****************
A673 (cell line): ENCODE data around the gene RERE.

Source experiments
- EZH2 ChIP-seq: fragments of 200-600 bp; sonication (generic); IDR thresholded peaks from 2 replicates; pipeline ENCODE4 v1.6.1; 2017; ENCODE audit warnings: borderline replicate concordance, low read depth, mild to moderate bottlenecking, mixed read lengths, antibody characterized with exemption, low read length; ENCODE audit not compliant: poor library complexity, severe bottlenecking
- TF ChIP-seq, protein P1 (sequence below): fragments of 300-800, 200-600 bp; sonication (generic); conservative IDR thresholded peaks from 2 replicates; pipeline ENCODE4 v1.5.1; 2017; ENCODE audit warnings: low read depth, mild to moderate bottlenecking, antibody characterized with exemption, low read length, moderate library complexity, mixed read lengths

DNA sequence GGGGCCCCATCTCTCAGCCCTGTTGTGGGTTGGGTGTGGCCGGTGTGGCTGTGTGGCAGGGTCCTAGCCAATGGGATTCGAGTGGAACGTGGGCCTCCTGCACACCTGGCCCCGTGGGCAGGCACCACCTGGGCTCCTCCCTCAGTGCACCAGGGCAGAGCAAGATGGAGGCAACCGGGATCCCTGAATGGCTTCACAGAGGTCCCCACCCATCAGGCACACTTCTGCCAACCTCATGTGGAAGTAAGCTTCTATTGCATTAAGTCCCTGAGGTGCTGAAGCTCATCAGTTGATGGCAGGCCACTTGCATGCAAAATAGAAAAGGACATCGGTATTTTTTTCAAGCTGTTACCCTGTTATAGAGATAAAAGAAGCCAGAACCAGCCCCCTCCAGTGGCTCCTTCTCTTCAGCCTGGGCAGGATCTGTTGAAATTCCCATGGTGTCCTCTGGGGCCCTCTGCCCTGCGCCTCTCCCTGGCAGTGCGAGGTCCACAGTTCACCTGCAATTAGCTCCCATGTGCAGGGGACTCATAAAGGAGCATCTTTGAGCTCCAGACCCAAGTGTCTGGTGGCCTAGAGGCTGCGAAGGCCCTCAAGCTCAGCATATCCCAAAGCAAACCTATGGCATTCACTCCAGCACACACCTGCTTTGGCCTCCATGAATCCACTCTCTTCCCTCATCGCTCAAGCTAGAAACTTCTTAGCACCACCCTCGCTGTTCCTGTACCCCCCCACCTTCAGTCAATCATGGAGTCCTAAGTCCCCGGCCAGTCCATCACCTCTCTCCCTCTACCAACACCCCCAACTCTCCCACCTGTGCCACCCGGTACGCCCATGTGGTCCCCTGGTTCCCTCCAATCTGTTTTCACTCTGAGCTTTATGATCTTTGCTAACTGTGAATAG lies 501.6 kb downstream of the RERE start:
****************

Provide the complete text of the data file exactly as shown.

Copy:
A673 (cell line): ENCODE data around the gene RERE.

Source experiments
- EZH2 ChIP-seq: fragments of 200-600 bp; sonication (generic); IDR thresholded peaks from 2 replicates; pipeline ENCODE4 v1.6.1; 2017; ENCODE audit warnings: borderline replicate concordance, low read depth, mild to moderate bottlenecking, mixed read lengths, antibody characterized with exemption, low read length; ENCODE audit not compliant: poor library complexity, severe bottlenecking
- TF ChIP-seq, protein P1 (sequence below): fragments of 300-800, 200-600 bp; sonication (generic); conservative IDR thresholded peaks from 2 replicates; pipeline ENCODE4 v1.5.1; 2017; ENCODE audit warnings: low read depth, mild to moderate bottlenecking, antibody characterized with exemption, low read length, moderate library complexity, mixed read lengths

DNA sequence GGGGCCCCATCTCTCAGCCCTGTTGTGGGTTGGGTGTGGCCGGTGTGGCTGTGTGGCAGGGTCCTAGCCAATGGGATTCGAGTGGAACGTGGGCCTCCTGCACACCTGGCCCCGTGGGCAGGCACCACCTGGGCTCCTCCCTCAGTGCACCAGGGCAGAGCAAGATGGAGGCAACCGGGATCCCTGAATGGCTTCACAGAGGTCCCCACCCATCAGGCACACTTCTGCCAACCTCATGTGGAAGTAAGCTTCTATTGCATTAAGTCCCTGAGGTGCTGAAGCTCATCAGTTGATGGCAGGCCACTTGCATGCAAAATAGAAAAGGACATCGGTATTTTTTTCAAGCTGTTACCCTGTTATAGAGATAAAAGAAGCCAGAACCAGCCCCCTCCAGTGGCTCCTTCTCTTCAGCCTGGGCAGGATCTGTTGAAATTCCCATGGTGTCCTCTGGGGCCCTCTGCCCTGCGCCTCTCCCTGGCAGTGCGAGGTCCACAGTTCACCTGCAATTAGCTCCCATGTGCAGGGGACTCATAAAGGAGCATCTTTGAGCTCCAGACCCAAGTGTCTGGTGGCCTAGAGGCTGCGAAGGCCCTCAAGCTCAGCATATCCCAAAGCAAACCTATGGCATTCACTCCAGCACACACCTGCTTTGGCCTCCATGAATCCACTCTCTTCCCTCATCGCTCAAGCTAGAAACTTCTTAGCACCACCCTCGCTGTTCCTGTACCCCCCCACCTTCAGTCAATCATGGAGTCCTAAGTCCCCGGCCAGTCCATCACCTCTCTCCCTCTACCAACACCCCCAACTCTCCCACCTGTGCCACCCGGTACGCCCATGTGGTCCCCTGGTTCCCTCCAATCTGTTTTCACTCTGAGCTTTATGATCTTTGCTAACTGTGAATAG lies 501.6 kb downstream of the RERE start: